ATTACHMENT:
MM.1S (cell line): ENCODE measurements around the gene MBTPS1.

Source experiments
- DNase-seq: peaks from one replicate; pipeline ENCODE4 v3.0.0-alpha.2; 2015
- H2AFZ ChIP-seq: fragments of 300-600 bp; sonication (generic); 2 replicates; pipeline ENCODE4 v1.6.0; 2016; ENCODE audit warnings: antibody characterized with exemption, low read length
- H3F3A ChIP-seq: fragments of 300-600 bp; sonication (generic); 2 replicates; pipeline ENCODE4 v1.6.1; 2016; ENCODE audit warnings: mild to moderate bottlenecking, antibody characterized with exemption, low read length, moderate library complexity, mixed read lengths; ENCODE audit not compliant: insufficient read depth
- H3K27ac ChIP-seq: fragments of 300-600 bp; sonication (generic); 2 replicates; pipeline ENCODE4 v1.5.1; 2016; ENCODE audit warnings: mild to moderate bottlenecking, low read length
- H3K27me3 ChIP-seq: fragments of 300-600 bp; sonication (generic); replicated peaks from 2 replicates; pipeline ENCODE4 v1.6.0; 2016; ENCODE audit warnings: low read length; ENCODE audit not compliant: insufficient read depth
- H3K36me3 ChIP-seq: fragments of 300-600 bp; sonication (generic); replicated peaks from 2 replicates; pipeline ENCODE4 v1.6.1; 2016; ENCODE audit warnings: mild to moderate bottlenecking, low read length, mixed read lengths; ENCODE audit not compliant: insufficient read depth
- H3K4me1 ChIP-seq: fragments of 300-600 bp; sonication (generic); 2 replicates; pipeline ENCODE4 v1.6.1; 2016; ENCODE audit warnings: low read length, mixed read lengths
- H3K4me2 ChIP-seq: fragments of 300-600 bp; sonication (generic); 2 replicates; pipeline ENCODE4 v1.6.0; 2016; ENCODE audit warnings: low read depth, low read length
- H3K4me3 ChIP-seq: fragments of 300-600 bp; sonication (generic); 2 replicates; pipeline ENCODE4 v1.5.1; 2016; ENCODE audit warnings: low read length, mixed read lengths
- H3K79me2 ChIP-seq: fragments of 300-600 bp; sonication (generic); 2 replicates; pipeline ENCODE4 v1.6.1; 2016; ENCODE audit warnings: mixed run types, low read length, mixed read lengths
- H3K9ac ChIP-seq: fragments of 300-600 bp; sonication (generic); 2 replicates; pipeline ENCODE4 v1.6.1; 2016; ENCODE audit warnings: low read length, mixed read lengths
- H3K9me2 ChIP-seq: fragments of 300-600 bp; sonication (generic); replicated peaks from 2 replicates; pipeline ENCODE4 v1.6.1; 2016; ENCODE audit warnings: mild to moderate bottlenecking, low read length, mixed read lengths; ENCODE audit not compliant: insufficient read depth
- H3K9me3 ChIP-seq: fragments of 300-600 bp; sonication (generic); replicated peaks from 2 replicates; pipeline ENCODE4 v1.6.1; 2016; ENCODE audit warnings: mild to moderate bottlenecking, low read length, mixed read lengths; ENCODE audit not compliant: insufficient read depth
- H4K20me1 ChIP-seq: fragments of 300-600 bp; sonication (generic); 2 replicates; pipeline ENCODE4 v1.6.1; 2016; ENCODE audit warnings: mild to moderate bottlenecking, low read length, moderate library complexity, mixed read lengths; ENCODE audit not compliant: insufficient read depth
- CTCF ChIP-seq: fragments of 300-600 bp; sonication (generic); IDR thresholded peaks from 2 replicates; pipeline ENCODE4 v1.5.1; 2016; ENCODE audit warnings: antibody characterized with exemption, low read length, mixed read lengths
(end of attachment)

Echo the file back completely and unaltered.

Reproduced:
MM.1S (cell line): ENCODE measurements around the gene MBTPS1.

Source experiments
- DNase-seq: peaks from one replicate; pipeline ENCODE4 v3.0.0-alpha.2; 2015
- H2AFZ ChIP-seq: fragments of 300-600 bp; sonication (generic); 2 replicates; pipeline ENCODE4 v1.6.0; 2016; ENCODE audit warnings: antibody characterized with exemption, low read length
- H3F3A ChIP-seq: fragments of 300-600 bp; sonication (generic); 2 replicates; pipeline ENCODE4 v1.6.1; 2016; ENCODE audit warnings: mild to moderate bottlenecking, antibody characterized with exemption, low read length, moderate library complexity, mixed read lengths; ENCODE audit not compliant: insufficient read depth
- H3K27ac ChIP-seq: fragments of 300-600 bp; sonication (generic); 2 replicates; pipeline ENCODE4 v1.5.1; 2016; ENCODE audit warnings: mild to moderate bottlenecking, low read length
- H3K27me3 ChIP-seq: fragments of 300-600 bp; sonication (generic); replicated peaks from 2 replicates; pipeline ENCODE4 v1.6.0; 2016; ENCODE audit warnings: low read length; ENCODE audit not compliant: insufficient read depth
- H3K36me3 ChIP-seq: fragments of 300-600 bp; sonication (generic); replicated peaks from 2 replicates; pipeline ENCODE4 v1.6.1; 2016; ENCODE audit warnings: mild to moderate bottlenecking, low read length, mixed read lengths; ENCODE audit not compliant: insufficient read depth
- H3K4me1 ChIP-seq: fragments of 300-600 bp; sonication (generic); 2 replicates; pipeline ENCODE4 v1.6.1; 2016; ENCODE audit warnings: low read length, mixed read lengths
- H3K4me2 ChIP-seq: fragments of 300-600 bp; sonication (generic); 2 replicates; pipeline ENCODE4 v1.6.0; 2016; ENCODE audit warnings: low read depth, low read length
- H3K4me3 ChIP-seq: fragments of 300-600 bp; sonication (generic); 2 replicates; pipeline ENCODE4 v1.5.1; 2016; ENCODE audit warnings: low read length, mixed read lengths
- H3K79me2 ChIP-seq: fragments of 300-600 bp; sonication (generic); 2 replicates; pipeline ENCODE4 v1.6.1; 2016; ENCODE audit warnings: mixed run types, low read length, mixed read lengths
- H3K9ac ChIP-seq: fragments of 300-600 bp; sonication (generic); 2 replicates; pipeline ENCODE4 v1.6.1; 2016; ENCODE audit warnings: low read length, mixed read lengths
- H3K9me2 ChIP-seq: fragments of 300-600 bp; sonication (generic); replicated peaks from 2 replicates; pipeline ENCODE4 v1.6.1; 2016; ENCODE audit warnings: mild to moderate bottlenecking, low read length, mixed read lengths; ENCODE audit not compliant: insufficient read depth
- H3K9me3 ChIP-seq: fragments of 300-600 bp; sonication (generic); replicated peaks from 2 replicates; pipeline ENCODE4 v1.6.1; 2016; ENCODE audit warnings: mild to moderate bottlenecking, low read length, mixed read lengths; ENCODE audit not compliant: insufficient read depth
- H4K20me1 ChIP-seq: fragments of 300-600 bp; sonication (generic); 2 replicates; pipeline ENCODE4 v1.6.1; 2016; ENCODE audit warnings: mild to moderate bottlenecking, low read length, moderate library complexity, mixed read lengths; ENCODE audit not compliant: insufficient read depth
- CTCF ChIP-seq: fragments of 300-600 bp; sonication (generic); IDR thresholded peaks from 2 replicates; pipeline ENCODE4 v1.5.1; 2016; ENCODE audit warnings: antibody characterized with exemption, low read length, mixed read lengths